The other King Georges

Prince George Alexander Louis, the son of Prince William and Kate Middleton, will in due course become the United Kingdom's seventh King George. HELLO! Online takes a look at the royal predecessors who share his name:

George III

King George I (1660 -1727)

The first King George was born George Louis in Hanover, Germany, on 28 May 1660. After the death of his cousin Queen Anne of Great Britain and Ireland in 1714, he ascended to her throne, becoming this country's first monarch of the House of Hanover.

He married his cousin Sophia, with whom he had two children, but divorced her for alleged infidelity and imprisoned her in a castle.

George, who became, was largely unpopular due to his inability to speak English, the greed of his mistresses and the treatment of his wife. He died in 1727.

King George II (1683 -1760)

Son of the aforementioned King, George Augustus was born on 20 October 1683. He had a difficult relationship with his father, as he was upset by the fate of his mother. King George I excluded his son from public ceremonies, but after his father died in 1727, George Augustus took to the throne and set about changing many of his father’s policies.


George V

King George III (1738 – 1820)

The grandson of King George II, and born in 1738, the third King George reigned for longer than any previous British monarch. He was the first monarch from the House of Hanover to be born in Britain, and his reign saw a series of military conflicts, including the defeat of Napoleon in the Battle of Waterloo.

George II suffered with mental illness towards the end of his life and was the inspiration for the 1994 film The Madness of King George.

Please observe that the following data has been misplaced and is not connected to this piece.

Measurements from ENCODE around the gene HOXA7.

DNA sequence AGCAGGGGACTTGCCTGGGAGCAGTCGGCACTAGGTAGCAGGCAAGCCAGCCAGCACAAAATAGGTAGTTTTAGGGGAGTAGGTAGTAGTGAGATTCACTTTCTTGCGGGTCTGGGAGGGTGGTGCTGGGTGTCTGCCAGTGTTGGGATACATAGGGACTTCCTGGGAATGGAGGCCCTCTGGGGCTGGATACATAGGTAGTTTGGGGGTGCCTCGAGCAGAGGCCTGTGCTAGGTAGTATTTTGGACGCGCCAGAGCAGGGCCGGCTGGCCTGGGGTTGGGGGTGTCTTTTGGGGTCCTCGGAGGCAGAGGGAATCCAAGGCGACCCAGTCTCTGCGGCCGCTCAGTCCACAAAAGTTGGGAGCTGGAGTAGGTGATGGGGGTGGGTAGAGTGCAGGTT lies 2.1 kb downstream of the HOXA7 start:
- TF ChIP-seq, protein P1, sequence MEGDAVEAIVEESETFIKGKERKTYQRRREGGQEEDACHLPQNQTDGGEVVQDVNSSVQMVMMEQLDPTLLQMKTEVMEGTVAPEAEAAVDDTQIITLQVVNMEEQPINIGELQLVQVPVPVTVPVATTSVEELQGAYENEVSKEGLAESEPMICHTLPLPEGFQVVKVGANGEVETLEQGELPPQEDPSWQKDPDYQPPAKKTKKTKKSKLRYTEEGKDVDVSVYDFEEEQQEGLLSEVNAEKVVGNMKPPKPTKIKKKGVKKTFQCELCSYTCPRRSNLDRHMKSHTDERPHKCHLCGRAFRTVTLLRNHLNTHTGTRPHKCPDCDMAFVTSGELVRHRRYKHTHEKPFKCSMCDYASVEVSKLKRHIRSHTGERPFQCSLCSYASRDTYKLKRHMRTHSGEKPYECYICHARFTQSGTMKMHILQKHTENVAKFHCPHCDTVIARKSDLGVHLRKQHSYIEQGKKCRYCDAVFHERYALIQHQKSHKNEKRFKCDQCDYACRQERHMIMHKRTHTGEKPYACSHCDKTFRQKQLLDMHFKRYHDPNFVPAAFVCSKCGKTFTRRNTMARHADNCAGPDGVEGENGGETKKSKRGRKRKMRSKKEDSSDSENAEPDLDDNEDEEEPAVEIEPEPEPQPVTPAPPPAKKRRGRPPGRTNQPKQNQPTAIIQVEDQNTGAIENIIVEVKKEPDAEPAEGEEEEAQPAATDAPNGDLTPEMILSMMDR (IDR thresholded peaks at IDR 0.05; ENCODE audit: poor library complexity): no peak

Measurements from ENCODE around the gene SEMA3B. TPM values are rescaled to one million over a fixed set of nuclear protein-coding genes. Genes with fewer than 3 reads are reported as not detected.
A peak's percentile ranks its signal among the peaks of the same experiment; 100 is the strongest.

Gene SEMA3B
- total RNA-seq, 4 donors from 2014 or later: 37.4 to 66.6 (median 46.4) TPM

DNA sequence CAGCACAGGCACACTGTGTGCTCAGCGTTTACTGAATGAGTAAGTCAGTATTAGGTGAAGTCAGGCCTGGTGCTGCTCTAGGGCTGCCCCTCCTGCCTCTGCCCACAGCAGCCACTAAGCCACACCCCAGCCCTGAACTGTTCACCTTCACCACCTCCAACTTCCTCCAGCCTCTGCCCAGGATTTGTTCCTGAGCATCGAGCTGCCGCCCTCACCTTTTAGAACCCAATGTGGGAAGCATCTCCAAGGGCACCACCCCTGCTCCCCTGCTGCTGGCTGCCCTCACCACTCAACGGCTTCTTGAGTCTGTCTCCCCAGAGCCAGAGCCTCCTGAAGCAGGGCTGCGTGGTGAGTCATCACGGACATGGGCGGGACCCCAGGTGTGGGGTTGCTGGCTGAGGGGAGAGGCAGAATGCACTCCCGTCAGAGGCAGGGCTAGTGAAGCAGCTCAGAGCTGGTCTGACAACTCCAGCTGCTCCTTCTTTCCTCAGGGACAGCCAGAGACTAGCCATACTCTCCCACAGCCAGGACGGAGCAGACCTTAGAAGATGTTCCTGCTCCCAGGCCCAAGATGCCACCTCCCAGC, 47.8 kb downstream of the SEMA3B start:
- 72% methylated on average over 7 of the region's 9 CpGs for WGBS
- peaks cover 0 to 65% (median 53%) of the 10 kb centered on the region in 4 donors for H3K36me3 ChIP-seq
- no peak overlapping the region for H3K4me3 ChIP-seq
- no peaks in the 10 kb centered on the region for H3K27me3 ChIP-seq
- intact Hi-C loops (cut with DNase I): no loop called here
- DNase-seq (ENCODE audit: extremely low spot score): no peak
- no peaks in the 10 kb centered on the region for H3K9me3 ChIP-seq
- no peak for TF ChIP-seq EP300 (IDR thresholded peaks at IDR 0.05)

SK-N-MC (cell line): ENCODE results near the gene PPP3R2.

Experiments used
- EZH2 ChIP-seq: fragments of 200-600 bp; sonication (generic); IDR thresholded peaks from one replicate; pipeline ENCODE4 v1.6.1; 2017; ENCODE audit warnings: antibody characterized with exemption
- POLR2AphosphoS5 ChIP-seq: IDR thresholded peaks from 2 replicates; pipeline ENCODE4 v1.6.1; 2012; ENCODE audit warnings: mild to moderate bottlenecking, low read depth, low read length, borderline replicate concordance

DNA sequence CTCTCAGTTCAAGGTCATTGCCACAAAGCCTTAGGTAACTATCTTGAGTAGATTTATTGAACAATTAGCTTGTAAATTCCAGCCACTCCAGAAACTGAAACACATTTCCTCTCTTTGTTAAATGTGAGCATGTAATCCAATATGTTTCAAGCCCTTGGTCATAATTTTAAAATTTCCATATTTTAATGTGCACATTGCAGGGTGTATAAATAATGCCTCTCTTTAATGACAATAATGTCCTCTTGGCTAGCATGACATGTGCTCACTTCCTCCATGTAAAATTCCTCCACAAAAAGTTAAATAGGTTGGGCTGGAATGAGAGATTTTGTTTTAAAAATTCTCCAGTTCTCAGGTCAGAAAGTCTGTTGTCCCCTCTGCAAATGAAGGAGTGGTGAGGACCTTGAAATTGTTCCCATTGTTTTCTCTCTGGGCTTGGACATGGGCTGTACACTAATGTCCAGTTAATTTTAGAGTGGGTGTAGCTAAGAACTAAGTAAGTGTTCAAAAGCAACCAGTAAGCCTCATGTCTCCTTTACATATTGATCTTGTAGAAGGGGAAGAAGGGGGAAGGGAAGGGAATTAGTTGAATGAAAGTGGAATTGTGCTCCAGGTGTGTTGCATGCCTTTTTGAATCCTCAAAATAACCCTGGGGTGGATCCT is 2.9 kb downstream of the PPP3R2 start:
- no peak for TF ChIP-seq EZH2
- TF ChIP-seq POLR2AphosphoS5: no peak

King George IV (1762-1830)

George served as Prince Regent during his father’s final mental illness, so when he took to the throne following George III’s death in 1820, there was no significant change in his powers.

He was known for his extravagant lifestyle, and influence on Regency era style. George IV commissioned John Nash to build the Royal Pavilion in Brighton and remodel Buckingham Palace.

He had one child with his wife Caroline of Brunswick, later Queen Caroline, but they separated shortly after their daughter Charlotte was born. He even forbade Caroline from attending his coronation.

He lived a life of excess and by the 1820s was addicted to both alcohol and laudanum. He also started showing signs of insanity.

George VI

King George V (1865 -1936)

The grandson of Queen Victoria and Prince Albert, and son of King Edward VII, George was born on 3 June 1865. He married Princess Victoria Mary of Teck, who was known as May, on 6 July 1893.

May, his second cousin one removed, had previously been engaged to George’s elder brother Albert, who died from pneumonia in 1891.

He changed the family surname during World War I to the British-sounding Windsor. It was hitherto Saxe-Coburg-Gotha after his grandfather, Albert originally a German Prince. He died in 1936 and was succeeded by son Edward, who abdicated within the year.

King George VI (1895 -1952)

His first name was officially Albert and he was known as Bertie.

He chose to use his fourth name – George – as monarch in honour of his father George V and to give an impression of stability after the scandalous abdication of his brother.

Much loved for his leadership during World War II, he has become well-known to the younger generation because of the film The King's Speech about his struggle with a stammer.

In 1947, he became the first monarch to go on tour with his family, visiting South Africa with the young Princesses Elizabeth and Margaret. He died in his sleep aged 56 in 1952, leaving the Queen, then 25, heartbroken.